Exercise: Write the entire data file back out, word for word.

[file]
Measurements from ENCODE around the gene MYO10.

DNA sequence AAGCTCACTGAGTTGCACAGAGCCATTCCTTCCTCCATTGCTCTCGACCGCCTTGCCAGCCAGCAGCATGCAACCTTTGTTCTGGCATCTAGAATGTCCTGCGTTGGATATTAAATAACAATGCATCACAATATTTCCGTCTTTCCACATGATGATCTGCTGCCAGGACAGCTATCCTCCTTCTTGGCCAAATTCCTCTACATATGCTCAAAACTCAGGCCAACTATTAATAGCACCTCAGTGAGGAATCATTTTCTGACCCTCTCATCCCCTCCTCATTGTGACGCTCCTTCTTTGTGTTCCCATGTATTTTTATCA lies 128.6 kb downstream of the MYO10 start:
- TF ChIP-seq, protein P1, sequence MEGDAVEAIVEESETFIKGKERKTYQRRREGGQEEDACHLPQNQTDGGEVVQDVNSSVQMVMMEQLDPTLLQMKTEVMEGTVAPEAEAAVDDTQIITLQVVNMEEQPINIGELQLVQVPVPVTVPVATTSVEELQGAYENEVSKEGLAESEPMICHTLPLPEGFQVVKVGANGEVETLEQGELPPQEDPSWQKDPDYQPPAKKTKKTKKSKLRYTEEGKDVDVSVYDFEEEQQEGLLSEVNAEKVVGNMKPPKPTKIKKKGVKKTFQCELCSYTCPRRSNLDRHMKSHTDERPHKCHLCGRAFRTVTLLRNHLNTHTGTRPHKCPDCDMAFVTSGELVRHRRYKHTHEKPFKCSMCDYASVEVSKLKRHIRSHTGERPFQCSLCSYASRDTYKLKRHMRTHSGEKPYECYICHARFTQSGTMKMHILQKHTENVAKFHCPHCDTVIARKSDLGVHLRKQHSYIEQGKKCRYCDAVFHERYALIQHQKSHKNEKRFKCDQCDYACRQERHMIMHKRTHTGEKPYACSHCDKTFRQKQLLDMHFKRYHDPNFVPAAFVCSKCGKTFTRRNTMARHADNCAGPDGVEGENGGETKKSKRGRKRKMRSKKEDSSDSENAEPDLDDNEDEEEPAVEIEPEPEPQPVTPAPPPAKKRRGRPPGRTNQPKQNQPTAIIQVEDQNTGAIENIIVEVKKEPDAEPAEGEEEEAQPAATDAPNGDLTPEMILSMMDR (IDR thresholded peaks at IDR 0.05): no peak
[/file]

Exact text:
Measurements from ENCODE around the gene MYO10.

DNA sequence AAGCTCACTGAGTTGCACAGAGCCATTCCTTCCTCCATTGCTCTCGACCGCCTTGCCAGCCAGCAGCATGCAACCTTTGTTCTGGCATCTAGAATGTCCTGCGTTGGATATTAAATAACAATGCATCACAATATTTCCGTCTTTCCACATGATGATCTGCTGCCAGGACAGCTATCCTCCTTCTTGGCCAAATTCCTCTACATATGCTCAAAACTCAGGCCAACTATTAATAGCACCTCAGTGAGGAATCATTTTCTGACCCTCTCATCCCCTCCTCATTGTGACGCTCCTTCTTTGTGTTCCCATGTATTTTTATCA lies 128.6 kb downstream of the MYO10 start:
- TF ChIP-seq, protein P1, sequence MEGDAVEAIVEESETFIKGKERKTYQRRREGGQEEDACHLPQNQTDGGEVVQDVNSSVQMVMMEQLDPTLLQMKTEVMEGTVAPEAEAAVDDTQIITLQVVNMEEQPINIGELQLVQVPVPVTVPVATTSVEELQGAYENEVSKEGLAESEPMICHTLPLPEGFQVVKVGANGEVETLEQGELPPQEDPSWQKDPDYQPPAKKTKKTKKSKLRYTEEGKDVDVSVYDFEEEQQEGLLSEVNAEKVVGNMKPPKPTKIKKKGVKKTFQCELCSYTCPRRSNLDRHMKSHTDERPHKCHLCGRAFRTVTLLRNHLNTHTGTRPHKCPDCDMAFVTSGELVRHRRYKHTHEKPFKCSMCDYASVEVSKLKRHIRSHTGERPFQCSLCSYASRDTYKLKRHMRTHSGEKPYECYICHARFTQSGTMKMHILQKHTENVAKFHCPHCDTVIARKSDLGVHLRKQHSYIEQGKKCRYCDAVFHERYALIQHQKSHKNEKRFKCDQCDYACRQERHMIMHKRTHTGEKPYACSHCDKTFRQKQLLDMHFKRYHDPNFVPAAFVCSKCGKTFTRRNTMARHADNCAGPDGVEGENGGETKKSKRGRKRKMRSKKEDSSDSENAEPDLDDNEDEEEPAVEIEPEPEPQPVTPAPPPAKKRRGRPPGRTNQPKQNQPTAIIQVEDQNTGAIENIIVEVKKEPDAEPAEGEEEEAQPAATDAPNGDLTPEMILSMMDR (IDR thresholded peaks at IDR 0.05): no peak